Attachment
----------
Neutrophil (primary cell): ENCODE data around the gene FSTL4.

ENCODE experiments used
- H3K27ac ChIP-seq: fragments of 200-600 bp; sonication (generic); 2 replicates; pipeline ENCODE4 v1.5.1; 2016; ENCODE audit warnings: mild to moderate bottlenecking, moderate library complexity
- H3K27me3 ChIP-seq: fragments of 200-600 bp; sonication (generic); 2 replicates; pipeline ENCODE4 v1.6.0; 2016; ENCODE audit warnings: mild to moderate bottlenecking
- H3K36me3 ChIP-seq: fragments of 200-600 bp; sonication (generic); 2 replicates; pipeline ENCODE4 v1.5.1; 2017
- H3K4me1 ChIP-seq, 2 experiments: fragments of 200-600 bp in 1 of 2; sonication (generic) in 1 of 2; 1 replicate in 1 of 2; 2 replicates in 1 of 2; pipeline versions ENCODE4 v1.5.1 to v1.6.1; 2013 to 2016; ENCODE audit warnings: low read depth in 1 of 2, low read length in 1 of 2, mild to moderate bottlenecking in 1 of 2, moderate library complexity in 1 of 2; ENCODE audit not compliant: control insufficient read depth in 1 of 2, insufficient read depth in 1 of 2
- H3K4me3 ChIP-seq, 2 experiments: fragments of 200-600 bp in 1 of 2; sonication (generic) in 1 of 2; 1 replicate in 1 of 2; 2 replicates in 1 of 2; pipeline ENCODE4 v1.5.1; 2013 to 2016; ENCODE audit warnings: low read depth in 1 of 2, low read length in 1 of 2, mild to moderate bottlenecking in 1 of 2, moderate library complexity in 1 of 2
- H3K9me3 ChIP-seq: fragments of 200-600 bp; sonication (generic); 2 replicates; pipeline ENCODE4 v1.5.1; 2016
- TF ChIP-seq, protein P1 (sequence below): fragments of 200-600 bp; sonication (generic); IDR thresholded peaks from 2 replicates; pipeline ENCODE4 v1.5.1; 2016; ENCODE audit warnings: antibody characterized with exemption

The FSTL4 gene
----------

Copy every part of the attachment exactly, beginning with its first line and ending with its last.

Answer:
Neutrophil (primary cell): ENCODE data around the gene FSTL4.

ENCODE experiments used
- H3K27ac ChIP-seq: fragments of 200-600 bp; sonication (generic); 2 replicates; pipeline ENCODE4 v1.5.1; 2016; ENCODE audit warnings: mild to moderate bottlenecking, moderate library complexity
- H3K27me3 ChIP-seq: fragments of 200-600 bp; sonication (generic); 2 replicates; pipeline ENCODE4 v1.6.0; 2016; ENCODE audit warnings: mild to moderate bottlenecking
- H3K36me3 ChIP-seq: fragments of 200-600 bp; sonication (generic); 2 replicates; pipeline ENCODE4 v1.5.1; 2017
- H3K4me1 ChIP-seq, 2 experiments: fragments of 200-600 bp in 1 of 2; sonication (generic) in 1 of 2; 1 replicate in 1 of 2; 2 replicates in 1 of 2; pipeline versions ENCODE4 v1.5.1 to v1.6.1; 2013 to 2016; ENCODE audit warnings: low read depth in 1 of 2, low read length in 1 of 2, mild to moderate bottlenecking in 1 of 2, moderate library complexity in 1 of 2; ENCODE audit not compliant: control insufficient read depth in 1 of 2, insufficient read depth in 1 of 2
- H3K4me3 ChIP-seq, 2 experiments: fragments of 200-600 bp in 1 of 2; sonication (generic) in 1 of 2; 1 replicate in 1 of 2; 2 replicates in 1 of 2; pipeline ENCODE4 v1.5.1; 2013 to 2016; ENCODE audit warnings: low read depth in 1 of 2, low read length in 1 of 2, mild to moderate bottlenecking in 1 of 2, moderate library complexity in 1 of 2
- H3K9me3 ChIP-seq: fragments of 200-600 bp; sonication (generic); 2 replicates; pipeline ENCODE4 v1.5.1; 2016
- TF ChIP-seq, protein P1 (sequence below): fragments of 200-600 bp; sonication (generic); IDR thresholded peaks from 2 replicates; pipeline ENCODE4 v1.5.1; 2016; ENCODE audit warnings: antibody characterized with exemption

The FSTL4 gene